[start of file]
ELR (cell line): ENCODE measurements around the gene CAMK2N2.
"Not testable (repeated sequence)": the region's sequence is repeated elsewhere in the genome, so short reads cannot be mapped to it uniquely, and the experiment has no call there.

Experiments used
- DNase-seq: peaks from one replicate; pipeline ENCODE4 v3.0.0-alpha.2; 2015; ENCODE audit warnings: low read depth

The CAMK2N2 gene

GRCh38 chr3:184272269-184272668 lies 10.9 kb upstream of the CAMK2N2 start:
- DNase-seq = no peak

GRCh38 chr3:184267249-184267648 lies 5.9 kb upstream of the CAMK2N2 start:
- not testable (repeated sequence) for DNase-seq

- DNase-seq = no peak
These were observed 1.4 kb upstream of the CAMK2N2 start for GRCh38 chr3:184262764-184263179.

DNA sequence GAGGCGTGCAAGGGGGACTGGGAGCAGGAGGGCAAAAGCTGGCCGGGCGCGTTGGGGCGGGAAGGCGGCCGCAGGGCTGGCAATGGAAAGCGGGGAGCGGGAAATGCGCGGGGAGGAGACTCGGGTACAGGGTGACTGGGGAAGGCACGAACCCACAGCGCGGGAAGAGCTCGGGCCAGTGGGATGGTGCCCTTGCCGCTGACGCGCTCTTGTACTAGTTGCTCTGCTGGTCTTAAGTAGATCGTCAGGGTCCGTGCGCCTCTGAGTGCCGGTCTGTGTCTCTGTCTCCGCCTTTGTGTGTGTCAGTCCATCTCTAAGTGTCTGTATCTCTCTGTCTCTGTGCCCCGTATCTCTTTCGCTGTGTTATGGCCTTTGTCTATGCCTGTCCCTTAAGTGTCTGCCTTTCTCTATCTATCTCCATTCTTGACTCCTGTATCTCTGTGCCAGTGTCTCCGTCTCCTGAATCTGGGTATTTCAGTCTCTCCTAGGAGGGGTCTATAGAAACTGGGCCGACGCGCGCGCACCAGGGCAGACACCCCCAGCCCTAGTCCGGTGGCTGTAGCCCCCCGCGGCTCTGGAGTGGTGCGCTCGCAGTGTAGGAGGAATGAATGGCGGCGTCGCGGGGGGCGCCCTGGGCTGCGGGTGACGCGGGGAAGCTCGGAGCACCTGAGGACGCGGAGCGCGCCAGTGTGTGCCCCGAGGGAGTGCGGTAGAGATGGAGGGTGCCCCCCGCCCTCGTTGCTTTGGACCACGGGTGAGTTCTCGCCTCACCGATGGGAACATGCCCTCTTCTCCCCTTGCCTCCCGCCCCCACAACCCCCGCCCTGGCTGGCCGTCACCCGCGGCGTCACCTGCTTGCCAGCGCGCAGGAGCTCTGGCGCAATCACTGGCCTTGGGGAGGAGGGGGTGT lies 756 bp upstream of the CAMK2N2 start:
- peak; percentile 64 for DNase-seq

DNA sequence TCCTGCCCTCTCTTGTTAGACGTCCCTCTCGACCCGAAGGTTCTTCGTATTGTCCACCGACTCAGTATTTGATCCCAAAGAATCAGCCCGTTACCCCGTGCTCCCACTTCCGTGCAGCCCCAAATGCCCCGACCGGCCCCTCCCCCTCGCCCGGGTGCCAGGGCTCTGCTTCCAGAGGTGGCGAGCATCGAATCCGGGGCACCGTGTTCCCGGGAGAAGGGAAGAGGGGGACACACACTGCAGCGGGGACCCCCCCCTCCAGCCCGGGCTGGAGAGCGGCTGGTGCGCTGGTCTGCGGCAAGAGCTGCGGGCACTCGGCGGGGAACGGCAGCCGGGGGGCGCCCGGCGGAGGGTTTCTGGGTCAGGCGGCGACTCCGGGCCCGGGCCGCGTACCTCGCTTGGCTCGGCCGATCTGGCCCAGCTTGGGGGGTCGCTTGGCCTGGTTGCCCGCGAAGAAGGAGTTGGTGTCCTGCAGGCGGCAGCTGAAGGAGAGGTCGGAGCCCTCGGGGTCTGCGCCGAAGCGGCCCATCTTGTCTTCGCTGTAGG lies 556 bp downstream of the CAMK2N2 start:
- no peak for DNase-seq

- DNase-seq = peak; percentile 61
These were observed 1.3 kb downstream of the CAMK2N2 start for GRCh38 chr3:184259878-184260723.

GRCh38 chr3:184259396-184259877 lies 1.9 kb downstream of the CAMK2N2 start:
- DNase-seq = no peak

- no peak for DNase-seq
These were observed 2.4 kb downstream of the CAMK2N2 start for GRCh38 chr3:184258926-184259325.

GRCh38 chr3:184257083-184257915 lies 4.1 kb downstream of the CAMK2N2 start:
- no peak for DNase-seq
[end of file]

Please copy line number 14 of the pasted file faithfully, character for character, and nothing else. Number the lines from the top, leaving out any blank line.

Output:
DNA sequence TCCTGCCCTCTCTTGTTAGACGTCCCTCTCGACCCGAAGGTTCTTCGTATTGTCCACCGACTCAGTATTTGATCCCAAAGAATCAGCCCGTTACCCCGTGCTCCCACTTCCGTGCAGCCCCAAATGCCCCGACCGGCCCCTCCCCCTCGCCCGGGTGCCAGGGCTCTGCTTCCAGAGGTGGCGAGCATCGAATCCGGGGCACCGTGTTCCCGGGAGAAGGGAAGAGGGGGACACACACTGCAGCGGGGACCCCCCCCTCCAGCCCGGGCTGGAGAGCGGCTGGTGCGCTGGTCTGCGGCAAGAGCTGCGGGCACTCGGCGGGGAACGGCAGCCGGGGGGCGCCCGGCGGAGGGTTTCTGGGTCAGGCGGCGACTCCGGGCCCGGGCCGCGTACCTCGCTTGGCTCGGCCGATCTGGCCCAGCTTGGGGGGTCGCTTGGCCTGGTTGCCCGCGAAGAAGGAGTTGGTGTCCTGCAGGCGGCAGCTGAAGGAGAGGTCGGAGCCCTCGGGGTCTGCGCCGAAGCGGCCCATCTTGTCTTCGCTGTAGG lies 556 bp downstream of the CAMK2N2 start: